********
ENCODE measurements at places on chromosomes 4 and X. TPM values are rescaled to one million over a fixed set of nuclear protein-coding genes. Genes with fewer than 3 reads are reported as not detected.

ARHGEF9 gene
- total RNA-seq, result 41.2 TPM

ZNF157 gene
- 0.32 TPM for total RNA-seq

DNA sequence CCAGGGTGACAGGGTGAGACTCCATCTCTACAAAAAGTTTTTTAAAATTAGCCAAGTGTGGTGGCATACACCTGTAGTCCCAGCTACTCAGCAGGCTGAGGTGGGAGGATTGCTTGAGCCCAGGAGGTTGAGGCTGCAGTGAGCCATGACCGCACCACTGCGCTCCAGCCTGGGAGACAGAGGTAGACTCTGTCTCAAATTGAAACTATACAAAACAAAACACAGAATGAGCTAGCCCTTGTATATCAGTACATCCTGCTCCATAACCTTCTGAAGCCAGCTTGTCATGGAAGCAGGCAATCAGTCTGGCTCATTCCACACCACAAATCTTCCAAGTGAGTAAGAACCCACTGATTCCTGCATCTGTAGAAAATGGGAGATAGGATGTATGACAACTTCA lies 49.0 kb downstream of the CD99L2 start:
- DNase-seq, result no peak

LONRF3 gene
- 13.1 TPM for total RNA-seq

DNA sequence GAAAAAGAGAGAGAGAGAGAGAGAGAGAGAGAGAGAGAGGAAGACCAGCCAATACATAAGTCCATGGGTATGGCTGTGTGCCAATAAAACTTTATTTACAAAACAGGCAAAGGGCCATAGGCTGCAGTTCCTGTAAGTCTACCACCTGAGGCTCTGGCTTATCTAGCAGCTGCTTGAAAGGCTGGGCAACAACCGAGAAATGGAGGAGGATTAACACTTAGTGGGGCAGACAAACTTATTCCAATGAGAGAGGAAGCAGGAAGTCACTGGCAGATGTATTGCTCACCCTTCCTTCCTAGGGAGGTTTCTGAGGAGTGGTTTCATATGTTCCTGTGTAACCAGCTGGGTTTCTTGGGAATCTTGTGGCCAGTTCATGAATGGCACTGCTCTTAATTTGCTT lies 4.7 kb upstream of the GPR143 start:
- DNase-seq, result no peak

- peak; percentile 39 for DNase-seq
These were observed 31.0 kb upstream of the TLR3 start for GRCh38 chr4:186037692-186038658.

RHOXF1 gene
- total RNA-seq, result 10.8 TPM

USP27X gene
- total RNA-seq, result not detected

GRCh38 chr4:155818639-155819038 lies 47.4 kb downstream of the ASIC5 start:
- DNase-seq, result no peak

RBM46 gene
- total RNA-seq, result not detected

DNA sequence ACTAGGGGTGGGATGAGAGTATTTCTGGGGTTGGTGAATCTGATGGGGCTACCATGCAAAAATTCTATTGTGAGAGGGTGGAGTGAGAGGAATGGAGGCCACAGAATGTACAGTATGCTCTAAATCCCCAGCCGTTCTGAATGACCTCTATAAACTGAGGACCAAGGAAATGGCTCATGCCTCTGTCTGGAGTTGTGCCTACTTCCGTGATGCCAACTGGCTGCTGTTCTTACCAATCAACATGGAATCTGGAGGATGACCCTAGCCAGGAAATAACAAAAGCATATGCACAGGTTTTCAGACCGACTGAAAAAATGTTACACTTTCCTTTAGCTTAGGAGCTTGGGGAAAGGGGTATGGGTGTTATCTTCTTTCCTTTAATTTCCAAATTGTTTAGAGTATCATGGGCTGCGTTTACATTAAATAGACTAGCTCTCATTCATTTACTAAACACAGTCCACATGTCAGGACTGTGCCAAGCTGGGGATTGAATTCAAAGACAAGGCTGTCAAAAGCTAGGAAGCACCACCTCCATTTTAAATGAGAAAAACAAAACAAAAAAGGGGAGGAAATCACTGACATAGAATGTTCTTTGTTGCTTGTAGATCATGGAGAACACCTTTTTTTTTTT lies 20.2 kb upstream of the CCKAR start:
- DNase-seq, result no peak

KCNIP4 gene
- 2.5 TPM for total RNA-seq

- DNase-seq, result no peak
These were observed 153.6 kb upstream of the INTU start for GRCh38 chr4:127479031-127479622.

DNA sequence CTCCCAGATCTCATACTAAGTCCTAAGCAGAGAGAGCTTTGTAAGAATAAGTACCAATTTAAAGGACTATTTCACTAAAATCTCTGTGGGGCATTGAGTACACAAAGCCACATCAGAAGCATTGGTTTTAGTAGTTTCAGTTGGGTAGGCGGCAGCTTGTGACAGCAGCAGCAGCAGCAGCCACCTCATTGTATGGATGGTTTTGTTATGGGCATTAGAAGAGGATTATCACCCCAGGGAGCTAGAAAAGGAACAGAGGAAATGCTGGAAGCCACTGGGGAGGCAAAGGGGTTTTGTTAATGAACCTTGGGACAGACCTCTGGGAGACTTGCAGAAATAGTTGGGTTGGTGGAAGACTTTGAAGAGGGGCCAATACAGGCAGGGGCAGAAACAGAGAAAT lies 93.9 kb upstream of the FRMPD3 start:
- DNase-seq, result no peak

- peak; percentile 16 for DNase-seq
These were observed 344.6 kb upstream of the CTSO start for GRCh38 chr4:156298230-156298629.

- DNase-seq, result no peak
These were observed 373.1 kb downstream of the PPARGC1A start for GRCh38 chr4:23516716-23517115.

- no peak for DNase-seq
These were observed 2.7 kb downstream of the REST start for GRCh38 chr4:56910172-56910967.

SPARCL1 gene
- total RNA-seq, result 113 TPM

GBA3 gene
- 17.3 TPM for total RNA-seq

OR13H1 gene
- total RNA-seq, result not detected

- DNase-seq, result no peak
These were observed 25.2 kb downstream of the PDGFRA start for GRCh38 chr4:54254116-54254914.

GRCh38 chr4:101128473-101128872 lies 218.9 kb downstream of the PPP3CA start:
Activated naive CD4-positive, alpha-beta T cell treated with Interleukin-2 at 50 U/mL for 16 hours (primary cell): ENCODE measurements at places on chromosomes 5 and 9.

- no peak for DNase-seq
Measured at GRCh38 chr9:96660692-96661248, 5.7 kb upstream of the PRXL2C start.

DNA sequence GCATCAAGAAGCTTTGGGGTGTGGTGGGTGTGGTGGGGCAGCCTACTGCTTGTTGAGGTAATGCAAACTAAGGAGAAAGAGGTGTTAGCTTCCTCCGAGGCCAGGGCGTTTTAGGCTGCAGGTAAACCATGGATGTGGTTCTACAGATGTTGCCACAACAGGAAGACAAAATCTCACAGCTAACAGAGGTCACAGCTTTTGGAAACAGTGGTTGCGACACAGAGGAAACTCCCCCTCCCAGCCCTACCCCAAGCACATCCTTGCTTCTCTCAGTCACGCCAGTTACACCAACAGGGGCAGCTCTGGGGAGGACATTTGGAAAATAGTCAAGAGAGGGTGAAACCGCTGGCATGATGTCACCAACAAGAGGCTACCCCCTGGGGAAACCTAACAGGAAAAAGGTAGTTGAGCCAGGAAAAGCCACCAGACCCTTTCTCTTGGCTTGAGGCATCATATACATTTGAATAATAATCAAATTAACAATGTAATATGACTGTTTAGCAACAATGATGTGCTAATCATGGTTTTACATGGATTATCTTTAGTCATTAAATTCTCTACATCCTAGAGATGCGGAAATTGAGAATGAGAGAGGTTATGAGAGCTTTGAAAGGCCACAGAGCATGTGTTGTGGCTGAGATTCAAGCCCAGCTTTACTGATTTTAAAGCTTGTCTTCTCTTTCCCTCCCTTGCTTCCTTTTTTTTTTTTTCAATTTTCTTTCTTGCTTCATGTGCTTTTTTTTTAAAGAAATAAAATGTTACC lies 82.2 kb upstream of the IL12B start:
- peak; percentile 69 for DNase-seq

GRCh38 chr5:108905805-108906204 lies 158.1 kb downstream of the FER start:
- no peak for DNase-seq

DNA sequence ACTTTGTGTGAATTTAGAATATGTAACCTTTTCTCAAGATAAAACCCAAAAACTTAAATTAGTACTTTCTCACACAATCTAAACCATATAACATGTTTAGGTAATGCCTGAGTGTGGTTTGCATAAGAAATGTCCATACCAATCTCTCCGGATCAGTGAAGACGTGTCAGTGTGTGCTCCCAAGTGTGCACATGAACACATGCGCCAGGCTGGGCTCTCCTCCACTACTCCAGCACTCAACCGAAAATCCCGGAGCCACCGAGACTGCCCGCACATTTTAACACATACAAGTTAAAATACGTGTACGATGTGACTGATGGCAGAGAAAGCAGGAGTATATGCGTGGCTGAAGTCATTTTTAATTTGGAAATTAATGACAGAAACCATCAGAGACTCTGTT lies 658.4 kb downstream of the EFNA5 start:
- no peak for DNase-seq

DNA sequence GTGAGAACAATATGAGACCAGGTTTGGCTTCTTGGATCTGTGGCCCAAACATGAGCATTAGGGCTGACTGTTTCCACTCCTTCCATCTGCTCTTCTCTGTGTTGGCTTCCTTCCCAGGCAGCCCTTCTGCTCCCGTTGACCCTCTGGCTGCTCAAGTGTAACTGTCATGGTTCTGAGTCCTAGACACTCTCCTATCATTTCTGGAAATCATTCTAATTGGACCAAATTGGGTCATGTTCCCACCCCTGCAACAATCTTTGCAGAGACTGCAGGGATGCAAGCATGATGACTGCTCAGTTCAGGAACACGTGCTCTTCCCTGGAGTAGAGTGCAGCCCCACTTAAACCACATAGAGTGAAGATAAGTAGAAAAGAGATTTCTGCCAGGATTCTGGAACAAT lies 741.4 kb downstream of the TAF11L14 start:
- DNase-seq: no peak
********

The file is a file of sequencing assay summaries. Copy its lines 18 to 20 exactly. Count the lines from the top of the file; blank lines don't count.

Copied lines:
GRCh38 chr4:155818639-155819038 lies 47.4 kb downstream of the ASIC5 start:
- DNase-seq, result no peak

RBM46 gene